Good Art, Bad Movie

The Cars That Ate Paris

A friend once said to me that the film version of Toni Morrison’s Beloved was good art and a bad movie, and that quip has stuck with me ever since. Some works fail fundamentally — in performance, production design, direction, pacing, tone, story — but have enough interesting things going on that they’re compelling in spite of themselves.

Peter Weir’s debut, The Cars That Ate Paris, is a wonderful example. The 1974 movie is aggressively odd — think an amalgam of the backward backwater of Deliverance, the post-industrial survivalist setting of The Road Warrior, and the insular, creepy community full of surface cheer that Weir employed wonderfully a quarter-century later in The Truman Show.

The town of Paris is essentially a contemporary Siren. The little city lures travelers with signs suggesting hospitality and then traps them by causing car wrecks and, it seems, subsisting primarily by salvaging parts, clothes, and money from the “accidents.” Survivors are lobotomized and used for medical experiments whose nature is never revealed.

Crash survivor Arthur, for reasons that are never explained, is allowed to remain whole and join the community; he’s basically adopted by the town’s mayor. The Paris doctor performs a series of mental tests on Arthur, and when he’s shown a picture of the aftermath of a car crash, he labels it a “wreck.” The doctor gently corrects him: “accident,” because for the people of Paris, the mangled automobiles provide many treasures.

Weir, who directed and wrote the screenplay of Cars (two other people collaborated on the story), arrived on the scene with his themes already well-developed, and you can view Cars as a crude draft of The Last Wave: An outsider enters a community whose customs are utterly foreign and seemingly dangerous.

As a director, though, Weir is still rough. The tone of Cars is all over the place, starting with a satiric prologue heavy with cheesy music and product placement before getting anywhere close to his story. The opening is a Metaphor Alert — Paris’ dependence on and love of automobiles represents our materialistic, status-conscious society — but it’s badly done and incongruous with the rest of the movie. (The film’s title is another fairly obvious hint that the movie is meant as an anti-materialistic tract; the automobile has figuratively consumed the town.)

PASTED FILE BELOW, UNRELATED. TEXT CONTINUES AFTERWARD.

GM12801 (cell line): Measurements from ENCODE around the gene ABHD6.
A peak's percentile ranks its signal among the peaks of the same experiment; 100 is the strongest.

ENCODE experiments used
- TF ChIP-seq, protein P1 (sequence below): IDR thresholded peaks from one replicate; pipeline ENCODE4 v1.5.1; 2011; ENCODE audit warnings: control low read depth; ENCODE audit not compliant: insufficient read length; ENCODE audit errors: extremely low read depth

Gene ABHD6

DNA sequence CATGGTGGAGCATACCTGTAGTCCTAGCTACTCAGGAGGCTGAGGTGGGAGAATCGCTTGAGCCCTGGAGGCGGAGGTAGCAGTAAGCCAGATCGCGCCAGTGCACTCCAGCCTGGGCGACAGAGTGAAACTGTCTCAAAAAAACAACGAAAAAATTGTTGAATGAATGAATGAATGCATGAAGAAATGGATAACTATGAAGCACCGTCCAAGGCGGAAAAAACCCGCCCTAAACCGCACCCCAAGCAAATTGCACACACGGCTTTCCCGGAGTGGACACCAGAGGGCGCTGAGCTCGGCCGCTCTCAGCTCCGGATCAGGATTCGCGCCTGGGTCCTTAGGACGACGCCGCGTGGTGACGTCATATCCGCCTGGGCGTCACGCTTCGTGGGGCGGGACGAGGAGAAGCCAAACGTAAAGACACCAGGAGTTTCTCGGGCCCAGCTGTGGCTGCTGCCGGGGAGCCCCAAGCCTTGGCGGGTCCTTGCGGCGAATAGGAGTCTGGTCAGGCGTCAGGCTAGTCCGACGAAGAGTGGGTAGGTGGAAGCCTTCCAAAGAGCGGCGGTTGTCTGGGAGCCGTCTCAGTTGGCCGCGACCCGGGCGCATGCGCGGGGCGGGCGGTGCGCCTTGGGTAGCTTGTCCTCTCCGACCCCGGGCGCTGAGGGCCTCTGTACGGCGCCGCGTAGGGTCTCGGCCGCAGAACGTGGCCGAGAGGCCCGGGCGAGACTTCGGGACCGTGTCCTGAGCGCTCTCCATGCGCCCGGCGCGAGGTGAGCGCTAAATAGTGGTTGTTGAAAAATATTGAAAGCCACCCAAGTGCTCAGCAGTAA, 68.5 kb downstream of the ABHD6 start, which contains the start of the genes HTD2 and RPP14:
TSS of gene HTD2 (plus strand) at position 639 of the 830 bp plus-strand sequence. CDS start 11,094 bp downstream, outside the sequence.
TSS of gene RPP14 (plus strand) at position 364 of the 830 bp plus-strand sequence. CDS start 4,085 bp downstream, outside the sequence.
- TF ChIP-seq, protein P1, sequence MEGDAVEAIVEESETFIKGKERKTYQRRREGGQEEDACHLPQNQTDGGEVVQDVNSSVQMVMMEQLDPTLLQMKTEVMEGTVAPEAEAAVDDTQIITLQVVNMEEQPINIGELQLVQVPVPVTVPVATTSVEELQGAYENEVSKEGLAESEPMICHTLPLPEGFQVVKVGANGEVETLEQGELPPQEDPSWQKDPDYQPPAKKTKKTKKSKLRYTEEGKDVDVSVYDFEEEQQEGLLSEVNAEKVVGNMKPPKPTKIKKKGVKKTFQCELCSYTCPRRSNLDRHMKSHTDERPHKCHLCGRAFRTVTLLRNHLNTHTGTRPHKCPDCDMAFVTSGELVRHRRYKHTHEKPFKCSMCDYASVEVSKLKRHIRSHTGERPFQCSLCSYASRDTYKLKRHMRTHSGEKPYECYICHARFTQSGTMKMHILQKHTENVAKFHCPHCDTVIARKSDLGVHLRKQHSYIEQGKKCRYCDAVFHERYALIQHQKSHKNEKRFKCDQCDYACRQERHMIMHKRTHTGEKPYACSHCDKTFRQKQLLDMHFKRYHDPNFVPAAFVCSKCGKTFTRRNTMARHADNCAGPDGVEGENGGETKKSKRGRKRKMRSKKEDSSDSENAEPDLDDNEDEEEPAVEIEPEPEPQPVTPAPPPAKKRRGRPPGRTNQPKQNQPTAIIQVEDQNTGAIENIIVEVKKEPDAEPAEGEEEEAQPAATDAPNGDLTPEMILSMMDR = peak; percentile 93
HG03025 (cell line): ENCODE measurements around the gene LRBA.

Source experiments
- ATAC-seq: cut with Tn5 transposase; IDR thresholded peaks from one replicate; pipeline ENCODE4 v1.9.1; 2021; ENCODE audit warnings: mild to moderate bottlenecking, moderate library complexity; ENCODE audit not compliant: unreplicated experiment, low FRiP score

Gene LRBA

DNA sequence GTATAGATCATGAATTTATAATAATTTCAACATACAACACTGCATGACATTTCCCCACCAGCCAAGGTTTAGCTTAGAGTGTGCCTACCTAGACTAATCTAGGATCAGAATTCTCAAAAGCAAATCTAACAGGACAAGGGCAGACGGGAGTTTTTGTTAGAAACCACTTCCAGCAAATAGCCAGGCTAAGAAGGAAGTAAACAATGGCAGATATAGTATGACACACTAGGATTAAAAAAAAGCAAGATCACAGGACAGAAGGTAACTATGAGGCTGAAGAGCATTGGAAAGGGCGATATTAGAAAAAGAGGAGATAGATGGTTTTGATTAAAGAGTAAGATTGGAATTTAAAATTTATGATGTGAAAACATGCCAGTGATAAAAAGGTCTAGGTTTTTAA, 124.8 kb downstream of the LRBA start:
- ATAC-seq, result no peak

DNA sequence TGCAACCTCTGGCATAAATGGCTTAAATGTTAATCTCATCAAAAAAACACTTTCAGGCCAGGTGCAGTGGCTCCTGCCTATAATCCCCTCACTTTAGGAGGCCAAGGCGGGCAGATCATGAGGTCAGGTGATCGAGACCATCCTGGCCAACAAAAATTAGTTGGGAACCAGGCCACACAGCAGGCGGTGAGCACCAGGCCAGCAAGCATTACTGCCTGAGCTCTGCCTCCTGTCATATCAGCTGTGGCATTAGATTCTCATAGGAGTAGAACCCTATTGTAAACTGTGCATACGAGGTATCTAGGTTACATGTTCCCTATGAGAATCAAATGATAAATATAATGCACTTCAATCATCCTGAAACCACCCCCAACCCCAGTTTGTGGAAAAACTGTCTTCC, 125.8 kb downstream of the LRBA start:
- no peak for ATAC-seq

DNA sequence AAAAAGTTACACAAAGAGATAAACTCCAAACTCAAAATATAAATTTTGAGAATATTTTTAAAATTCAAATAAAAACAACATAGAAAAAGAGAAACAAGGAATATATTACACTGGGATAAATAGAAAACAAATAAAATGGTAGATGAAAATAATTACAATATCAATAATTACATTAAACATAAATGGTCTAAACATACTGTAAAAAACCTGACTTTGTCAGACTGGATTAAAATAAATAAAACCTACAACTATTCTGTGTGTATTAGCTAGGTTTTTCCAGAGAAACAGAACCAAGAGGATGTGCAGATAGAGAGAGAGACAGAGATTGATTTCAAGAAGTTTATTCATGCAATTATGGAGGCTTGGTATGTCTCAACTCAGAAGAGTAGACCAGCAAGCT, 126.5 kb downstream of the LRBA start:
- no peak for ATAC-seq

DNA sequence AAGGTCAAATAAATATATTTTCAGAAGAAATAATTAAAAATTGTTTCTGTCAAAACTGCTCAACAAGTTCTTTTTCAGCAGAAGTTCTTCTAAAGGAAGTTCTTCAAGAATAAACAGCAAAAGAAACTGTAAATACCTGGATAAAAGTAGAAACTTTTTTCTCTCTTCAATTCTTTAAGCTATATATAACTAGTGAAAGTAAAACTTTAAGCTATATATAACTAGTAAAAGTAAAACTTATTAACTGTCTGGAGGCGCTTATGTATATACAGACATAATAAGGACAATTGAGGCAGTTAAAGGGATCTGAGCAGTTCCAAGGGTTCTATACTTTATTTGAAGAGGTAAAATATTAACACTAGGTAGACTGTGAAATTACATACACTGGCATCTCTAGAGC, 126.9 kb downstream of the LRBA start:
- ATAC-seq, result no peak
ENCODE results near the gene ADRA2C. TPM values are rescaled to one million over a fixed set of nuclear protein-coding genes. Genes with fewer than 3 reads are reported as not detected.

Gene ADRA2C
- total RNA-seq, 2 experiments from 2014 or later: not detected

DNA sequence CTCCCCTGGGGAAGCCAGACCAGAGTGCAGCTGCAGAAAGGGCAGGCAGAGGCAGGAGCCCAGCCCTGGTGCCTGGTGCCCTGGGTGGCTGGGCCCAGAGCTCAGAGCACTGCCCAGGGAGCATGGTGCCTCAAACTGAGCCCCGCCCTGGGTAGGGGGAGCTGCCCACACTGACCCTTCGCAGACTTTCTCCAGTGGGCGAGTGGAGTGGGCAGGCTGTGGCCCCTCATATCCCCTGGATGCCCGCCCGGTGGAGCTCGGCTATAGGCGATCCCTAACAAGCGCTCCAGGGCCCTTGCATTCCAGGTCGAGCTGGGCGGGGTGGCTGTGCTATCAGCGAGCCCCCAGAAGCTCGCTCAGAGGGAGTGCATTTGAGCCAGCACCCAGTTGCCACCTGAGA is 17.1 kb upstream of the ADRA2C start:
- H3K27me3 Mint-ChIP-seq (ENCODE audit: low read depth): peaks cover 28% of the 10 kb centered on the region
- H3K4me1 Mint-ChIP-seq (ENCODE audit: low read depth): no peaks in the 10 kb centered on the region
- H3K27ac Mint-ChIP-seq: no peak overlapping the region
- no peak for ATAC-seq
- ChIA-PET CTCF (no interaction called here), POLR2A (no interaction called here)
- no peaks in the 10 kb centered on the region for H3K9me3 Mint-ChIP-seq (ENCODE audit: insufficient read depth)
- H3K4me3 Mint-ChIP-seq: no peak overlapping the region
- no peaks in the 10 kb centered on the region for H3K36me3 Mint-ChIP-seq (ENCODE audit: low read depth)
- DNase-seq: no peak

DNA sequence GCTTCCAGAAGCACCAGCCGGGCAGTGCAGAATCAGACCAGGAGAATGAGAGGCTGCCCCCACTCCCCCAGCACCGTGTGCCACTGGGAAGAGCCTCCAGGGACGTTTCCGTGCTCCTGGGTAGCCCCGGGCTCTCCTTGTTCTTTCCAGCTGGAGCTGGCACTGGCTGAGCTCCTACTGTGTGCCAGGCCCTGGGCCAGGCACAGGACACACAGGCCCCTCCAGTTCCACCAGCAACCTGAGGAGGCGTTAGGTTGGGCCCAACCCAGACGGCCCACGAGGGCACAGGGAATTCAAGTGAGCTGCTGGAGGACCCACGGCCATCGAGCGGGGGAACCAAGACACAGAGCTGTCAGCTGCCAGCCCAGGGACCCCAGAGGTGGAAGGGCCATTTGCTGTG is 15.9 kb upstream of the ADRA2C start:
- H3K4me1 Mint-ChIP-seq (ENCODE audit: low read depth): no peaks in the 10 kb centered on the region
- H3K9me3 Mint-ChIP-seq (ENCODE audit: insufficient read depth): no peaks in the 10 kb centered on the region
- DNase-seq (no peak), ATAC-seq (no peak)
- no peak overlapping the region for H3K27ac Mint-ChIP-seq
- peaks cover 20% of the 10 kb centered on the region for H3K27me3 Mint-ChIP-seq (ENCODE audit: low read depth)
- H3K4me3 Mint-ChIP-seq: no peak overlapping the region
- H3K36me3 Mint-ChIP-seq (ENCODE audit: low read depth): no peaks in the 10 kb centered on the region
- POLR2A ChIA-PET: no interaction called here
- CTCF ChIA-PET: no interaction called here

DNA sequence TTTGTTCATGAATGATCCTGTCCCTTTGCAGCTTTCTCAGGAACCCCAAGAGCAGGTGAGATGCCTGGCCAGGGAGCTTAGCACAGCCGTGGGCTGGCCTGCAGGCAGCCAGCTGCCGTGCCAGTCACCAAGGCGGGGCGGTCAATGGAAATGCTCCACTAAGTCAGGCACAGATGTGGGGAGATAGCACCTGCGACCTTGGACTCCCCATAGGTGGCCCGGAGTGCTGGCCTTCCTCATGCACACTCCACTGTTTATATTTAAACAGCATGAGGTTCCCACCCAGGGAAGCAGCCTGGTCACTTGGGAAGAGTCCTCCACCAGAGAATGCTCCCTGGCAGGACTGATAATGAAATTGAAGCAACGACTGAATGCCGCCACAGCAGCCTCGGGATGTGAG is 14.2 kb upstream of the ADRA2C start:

Weir also seems unsteady with his storytelling. The proportion of the movie’s setup to its plot is grossly skewed toward the former — generously, the last half-hour of the film is its story — and the characters barely register. The pacing is erratic, and although the movie is never dull, the interest it generates is more of the “What the fuck?” variety than from any investment in how the narrative resolves itself.

But as with the cars the townspeople salvage, there’s some gold to be found in the wreckage — if you have the constitution to make through the rest.

While many uninteresting things are happening in the foreground of The Cars That Ate Paris, the town’s young people lurk in the margins, barely seen. They’re armed and speed by in souped-up roadsters &mdash cars decorated with lethal-looking spikes. The youth don’t seem to participate in the main business of the town. The elders appear to fear them, but nobody acknowledges that the kids of Paris have been poisoned by the town’s aggressive survival tactics, and they’ve turned into ruthless monsters. The adults might do revolting, evil things in the name of staying alive, but there’s a code of conduct; the kids don’t play by any rules, and that sets the stage for the movie’s climax.

Cars is a product of the late stages of the Vietnam conflict, and a reading of the film in that context seems reasonable and right. In retrospect, one could claim that Weir is something of a visionary, seeing the effects of a culture of pointless bloodshed before they manifested themselves in school shootings, children desensitized to violence, and the like. (Paris’ insularity and isolation speed the moral degeneration along.)

It’s a chilling message, delivered with a subtlety that’s uncharacteristic of the movie. The Cars That Ate Paris might not be any good, but it has something worthwhile to say, and it does so in a spectacularly idiosyncratic way.

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